The New Mexico Department of Health (NMDOH) confirmed this week that two women were diagnosed with the plague in New Mexico. Health officials reported two recent confirmed disease cases in 52-year-old and 62-year-old females from Santa Fe County, N.M.
With these new cases, the NMDOH said there had been three human plague cases from Santa Fe County in 2017, as a 63-year-old man also contracted it earlier this month. Health officials also said that all cases have required hospitalization and that there have been no deaths from the disease this year.
NMDOH conducted environmental investigations in the homes of the patients affected with the plague to look for ongoing risk and to ensure the safety of the immediate family and neighbors.
New Mexico health officials confirmed three plague cases in Santa Fe County
The plague is a disease that affects both human and some mammals, and it is caused by the bacterium Yersinia pestis, according to the Centers for Disease Control and Prevention (CDC). People usually contract the plague after being bitten by a rodent flea that is carrying the plague bacterium or by handling an animal that has been infected.
The plague is mainly known for having killed millions of people in Europe during the Middle Ages. According to NMDOH, plague can be present in fleas that infest wild rodents in Santa Fe County, including the city limits of Santa Fe and other parts of New Mexico.
“Pets that are allowed to roam and hunt can bring infected fleas from dead rodents back into the home, putting you and your children at risk,” said Dr. Paul Ettestad, public health veterinarian for the Department of Health, according to a statement published in NMDOH’s website. “Keeping your pets at home or on a leash and using an appropriate flea control product is important to protect you and your family.”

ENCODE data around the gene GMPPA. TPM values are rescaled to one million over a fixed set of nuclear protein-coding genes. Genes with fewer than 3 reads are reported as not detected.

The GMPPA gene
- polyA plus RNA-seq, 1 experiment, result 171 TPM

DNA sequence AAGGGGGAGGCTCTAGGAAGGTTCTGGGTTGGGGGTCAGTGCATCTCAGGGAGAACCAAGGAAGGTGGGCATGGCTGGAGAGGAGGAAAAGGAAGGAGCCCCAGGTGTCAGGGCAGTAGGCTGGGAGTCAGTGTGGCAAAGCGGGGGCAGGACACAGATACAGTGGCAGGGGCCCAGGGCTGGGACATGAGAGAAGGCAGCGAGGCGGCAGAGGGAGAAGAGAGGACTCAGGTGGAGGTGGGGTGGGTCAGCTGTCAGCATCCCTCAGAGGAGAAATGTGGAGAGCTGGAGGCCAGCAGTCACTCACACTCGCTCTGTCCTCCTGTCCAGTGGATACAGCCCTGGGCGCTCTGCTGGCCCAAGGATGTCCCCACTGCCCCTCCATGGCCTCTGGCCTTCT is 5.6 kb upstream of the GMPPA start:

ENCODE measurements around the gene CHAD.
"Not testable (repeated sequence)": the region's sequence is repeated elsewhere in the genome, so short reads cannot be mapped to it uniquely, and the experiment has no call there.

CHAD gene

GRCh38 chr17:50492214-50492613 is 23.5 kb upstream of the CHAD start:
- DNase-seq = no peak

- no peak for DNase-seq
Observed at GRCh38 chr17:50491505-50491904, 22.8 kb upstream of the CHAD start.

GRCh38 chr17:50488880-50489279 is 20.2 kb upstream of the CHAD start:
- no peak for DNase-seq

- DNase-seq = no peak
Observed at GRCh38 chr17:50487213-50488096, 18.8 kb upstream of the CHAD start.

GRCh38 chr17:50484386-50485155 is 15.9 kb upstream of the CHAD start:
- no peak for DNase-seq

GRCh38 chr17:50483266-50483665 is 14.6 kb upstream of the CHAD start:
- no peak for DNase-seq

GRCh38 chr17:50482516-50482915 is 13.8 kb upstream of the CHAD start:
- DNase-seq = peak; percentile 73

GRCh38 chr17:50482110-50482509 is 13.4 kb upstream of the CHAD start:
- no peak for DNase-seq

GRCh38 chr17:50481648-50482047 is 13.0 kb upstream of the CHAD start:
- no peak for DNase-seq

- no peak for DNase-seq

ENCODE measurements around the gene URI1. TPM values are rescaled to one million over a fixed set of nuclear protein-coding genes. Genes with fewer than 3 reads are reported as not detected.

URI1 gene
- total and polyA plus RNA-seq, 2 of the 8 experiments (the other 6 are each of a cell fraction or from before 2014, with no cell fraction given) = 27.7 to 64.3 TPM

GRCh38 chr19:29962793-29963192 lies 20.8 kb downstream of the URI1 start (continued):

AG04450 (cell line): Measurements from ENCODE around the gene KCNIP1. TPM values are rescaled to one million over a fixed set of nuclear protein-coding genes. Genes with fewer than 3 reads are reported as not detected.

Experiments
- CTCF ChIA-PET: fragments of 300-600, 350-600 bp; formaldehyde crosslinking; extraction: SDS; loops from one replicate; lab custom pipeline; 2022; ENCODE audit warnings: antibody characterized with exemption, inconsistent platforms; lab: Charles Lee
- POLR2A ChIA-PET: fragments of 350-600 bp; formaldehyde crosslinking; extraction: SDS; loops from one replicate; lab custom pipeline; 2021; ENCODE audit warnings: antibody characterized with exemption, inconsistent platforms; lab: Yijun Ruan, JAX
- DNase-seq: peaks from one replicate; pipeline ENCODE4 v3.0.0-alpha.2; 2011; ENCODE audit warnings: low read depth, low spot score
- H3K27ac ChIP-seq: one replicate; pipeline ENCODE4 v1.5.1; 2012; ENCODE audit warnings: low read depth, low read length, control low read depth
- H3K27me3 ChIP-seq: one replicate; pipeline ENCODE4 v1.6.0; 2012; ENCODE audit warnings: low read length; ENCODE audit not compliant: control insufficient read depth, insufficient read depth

The CDC notes that today, modern antibiotics are quite effective in treating plague. However, without prompt treatment, it can cause serious illness or death. Currently, human plague infections continue to occur in the western United States, but significantly more cases are reported in parts of Asia and Africa.
Plague cases in the United States are usually reported in New Mexico, Colorado, and Arizona
The disease is divided into three groups: bubonic, septicemic, and pneumonic. The symptoms of the disease all begin with fever-like aches and pains. Bubonic is the most common form of the plague, which is precisely known for the presence of swollen lymph nodes developing on the groin, neck, or armpits within a week after being infected, according to the Mayo Clinic. The swelling can be about the size of a chicken egg and is warm and tender to the touch.
Other symptoms of the plague include sudden onset of chills and fever, headache fatigue and general muscle aches. The CDC also says that it can be transmitted through infection droplets, such as those from sneezing or coughing in a close-quarters situation. But the most common form of transmission is through flea bites and contact with contaminated tissue.
According to the CDC, about seven cases on average are reported each year in the U.S., and the majority are usually reported in New Mexico, northwestern Arizona, and southern Colorado. Most of the cases are from the bubonic plague.
In 2015, there was an increase in cases reported in the country, with 16 confirmed cases and even four deaths. In New Mexico, there were four human plague cases last year in Bernalillo, Mora and Rio Arriba counties with no fatalities; while four cases were reported in 2015 in Bernalillo and Santa Fe counties with one fatality.
NMDOH recommends pet owners to keep an eye on cats and dogs who might have the plague
The New Mexico Department of Health issued some recommendations to prevent the plague, such as talking to veterinarians about using appropriate flea control products on pets, as not all products are safe for dogs, cats, or children.
They also recommend to clean up areas near the house where rodents might live, such as woodpiles, brush piles, junk and abandoned vehicles; taking sick pets to examination with a veterinarian; seeing a doctor about any unexplained illness involving a sudden and high fever; putting hay, wood, and compost piles as far as possible from homes; and avoid leaving pets’ food and water where mice can get to it.
It’s important to identify plague symptoms in pets also, and NMDOH noted that symptoms in cats or dogs are fever, lethargy, and loss of appetite. Cats or dogs may also present swelling in the lymph node under the jaw. With proper and prompt diagnosis and antibiotic treatment, the fatality rates in people and pets can be substantially reduced. Health officials also noted that any physicians who suspect plague should promptly report to the Department of Health.
Source: New Mexico Department of Health